The foundation defines positive social change as action that eliminates societal barriers to women; neutralizes discrimination against women based on age, race, ethnicity, sexual orientation, physical ability, education, economic condition and geographic origin; and produces actions, conditions, policies, attitudes and behaviors that benefit women. It describes feminism as a “dynamic force for social change that varies across age, ethnicity, economic class, geography, sexuality, and other differences.” It leaves any strict definition of feminism up to the individual grantees.

While this lofty language calls for broad progress, the grants themselves answer artists’ immediate needs. But overall success is difficult to measure, as Bingham says. “Each individual artist would have to analyze what a grant has meant to her.”

Sapozhnikov, 29, said of one of her dance pieces: “I think it’s the effect of having the visual there in front of people. It’s not like I’m trying to make it easier for them. I’m just trying to show them a different way that they can get information.”

Sapozhnikov founded Moyamo Dance, a company featuring dancers and choreographers from the Midwest, and taught dance at the Youth Performing Arts High School. In 2003, she received a $4,000 Art Meets Activism grant for a dance piece on breast cancer, and in 2004 she received a $3,000 Artist Enrichment grant to produce “Fem,” a collection of works by women choreographers that focused on the depiction of women in media, relationships and history. “Fem” was staged this summer. Sapozhnikov is now a visiting assistant professor in dance at the University of Illinois at Urbana-Champaign.

Jennings echoes Sapozhnikov’s views, noting that art can portray new perspectives and get audience to see new ideas and issues and thereby create empathy.

It is not only the art of KFW that makes it unconventional. The foundation itself represents a collision of some of the most underrepresented areas of the foundation world, where about 15 percent of funding nationwide goes to the arts, 6-7 percent to women’s issues and less than 1 percent to social justice concerns, according to the Washington, D.C.-based National Committee for Responsible Philanthropy.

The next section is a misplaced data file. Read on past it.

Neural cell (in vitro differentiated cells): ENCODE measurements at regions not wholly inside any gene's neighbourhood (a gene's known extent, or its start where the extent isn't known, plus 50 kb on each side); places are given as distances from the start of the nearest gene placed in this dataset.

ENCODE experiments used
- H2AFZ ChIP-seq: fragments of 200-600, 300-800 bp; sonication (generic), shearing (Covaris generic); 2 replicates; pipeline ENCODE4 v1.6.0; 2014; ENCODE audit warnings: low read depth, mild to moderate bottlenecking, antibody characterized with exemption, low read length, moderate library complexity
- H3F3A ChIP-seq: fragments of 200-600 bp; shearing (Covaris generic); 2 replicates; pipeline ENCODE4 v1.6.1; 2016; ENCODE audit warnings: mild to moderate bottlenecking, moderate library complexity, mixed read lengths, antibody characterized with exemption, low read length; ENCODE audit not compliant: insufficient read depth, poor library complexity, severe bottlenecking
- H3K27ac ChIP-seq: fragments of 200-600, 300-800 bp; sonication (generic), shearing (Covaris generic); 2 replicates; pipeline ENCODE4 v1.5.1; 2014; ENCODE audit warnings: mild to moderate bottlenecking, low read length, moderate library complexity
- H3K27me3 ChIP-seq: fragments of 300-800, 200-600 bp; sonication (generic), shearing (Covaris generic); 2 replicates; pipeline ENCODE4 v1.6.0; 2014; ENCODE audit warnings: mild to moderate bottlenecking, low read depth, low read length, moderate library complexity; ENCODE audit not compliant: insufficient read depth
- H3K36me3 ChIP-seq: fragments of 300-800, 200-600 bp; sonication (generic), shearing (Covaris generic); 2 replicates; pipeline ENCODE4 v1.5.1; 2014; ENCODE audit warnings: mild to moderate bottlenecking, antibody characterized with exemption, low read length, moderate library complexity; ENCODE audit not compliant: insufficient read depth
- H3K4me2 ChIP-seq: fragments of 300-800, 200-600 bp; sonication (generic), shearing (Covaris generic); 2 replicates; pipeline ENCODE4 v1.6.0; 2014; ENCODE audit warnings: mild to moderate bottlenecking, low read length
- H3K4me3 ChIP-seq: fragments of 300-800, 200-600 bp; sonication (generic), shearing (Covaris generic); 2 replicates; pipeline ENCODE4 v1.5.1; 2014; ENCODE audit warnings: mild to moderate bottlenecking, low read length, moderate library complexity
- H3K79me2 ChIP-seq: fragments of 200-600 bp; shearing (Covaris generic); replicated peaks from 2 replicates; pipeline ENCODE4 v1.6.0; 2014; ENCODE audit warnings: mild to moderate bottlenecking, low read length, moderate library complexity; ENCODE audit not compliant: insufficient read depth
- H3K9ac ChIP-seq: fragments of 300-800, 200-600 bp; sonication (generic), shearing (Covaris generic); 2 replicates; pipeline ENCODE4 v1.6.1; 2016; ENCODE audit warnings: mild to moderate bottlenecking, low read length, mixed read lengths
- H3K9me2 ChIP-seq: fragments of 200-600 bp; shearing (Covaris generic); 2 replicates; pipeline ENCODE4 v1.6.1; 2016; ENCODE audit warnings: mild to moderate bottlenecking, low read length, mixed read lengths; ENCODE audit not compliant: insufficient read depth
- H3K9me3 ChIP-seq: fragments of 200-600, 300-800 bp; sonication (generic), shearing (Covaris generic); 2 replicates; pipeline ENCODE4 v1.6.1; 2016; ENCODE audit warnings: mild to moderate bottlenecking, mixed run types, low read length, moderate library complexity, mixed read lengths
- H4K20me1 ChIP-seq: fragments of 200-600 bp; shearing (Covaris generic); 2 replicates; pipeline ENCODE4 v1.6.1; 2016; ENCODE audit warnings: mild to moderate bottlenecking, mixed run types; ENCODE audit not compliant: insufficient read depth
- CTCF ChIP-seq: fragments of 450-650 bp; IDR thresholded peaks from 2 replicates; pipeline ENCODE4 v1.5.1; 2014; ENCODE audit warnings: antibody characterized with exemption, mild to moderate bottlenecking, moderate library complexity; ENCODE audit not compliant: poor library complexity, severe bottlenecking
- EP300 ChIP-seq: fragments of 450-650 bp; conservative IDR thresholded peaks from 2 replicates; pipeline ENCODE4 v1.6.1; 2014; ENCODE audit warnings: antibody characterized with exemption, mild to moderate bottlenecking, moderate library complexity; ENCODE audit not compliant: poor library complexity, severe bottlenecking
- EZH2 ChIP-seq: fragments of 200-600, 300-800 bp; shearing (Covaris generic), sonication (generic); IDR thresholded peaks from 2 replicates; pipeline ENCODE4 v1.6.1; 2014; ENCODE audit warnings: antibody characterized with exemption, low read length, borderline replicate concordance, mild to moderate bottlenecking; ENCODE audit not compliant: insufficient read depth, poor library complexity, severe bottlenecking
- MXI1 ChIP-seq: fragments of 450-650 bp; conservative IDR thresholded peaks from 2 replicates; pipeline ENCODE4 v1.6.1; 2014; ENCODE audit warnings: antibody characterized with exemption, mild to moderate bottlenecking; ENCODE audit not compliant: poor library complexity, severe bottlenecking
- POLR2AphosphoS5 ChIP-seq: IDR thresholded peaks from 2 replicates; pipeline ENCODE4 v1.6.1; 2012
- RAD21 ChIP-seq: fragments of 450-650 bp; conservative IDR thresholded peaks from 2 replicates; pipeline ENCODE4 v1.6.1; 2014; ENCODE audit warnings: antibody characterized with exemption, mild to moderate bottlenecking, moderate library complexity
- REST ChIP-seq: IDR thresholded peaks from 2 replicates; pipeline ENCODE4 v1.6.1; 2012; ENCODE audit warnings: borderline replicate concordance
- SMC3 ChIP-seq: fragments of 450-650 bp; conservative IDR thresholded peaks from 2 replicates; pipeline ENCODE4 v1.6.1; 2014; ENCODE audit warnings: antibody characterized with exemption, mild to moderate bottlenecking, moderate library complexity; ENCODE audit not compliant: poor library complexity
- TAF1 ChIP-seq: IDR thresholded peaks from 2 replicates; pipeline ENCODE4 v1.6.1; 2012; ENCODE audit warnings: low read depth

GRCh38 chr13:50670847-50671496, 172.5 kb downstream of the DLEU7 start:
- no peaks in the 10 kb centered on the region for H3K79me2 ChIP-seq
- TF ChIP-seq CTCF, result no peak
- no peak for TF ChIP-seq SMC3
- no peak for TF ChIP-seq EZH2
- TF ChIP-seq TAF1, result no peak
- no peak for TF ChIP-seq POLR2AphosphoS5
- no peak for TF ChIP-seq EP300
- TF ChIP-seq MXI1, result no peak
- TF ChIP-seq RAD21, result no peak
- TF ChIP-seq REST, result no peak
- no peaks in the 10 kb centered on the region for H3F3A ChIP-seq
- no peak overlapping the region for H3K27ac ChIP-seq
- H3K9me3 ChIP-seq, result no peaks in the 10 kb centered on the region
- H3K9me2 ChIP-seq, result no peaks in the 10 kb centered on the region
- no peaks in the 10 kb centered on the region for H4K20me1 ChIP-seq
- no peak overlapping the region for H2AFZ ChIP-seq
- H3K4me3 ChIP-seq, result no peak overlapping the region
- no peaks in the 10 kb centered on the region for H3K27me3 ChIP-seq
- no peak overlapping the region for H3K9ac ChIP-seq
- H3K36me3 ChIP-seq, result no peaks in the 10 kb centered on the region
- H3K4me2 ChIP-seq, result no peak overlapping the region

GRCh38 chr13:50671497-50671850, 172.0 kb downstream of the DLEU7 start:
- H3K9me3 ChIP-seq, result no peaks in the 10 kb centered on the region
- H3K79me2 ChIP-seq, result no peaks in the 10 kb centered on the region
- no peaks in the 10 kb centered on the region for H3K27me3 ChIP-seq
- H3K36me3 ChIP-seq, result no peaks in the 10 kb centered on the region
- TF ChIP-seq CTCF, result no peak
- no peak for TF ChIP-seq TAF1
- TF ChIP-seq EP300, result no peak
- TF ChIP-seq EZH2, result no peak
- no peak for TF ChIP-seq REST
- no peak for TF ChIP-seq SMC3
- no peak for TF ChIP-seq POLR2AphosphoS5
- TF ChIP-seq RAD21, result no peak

Jeff Krehely, deputy director of the organization, cites a reason for these low percentages and describes how that gives KFW a niche in the foundation world.

“People are turned off by more political things; having people rally around something that is artistic is a good way to facilitate some kind of larger participation,” he says.

Krehely also believes KFW’s regional focus helps it succeed. “Foundations and funders that are in the community and talking to people and are really part of the community will have a higher level of success in doing something that is really needed and really appreciated,” he says.

He contrasts community-based organizations with larger foundations, such as the Ford Foundation, that might support similar projects and drop in for a half-day visit, then try “to design a program for an area they spent four hours in.”

Expressing feminism through art
As feminism, art and the world have changed over the past 20 years, Jennings notes, so has KFW. Not, she says, by following trends but by accommodating new mediums and philosophies. She points out that feminists today have a greater consciousness of how women’s issues affect everyone. KFW has presented more than 1,100 grants in its 20-year history, totaling more than $6.5 million.

“Once we have better lives for women and girls, there will be better lives for all Kentuckians,” she says. “The change itself happens when those wonderful artists create new art in their studios and in their community. Their work is the change, the light showing the way to ways of thinking, doing, being.”

Madina’s eyes appear somber when she speaks in a steady voice of the horrors her family left behind in Somalia. “I tell my children, ‘You are here to learn and go forward. Let us think of our life.’” She says she has been working constantly for that life — not just for money, but for peace of mind. The African Threads project has been a part of that process. Asked about it, she smiles graciously and says, “It is a good way to make me forget about .”

In early October, the women received sewing machines, courtesy of KFW, which has also helped them gain independence and make their home in Kentucky. And while they may not be able to explain the connection between art and social change and feminism, they understand the concept.

“We can help them to help,” Madina said of the women and their families, nodding proudly.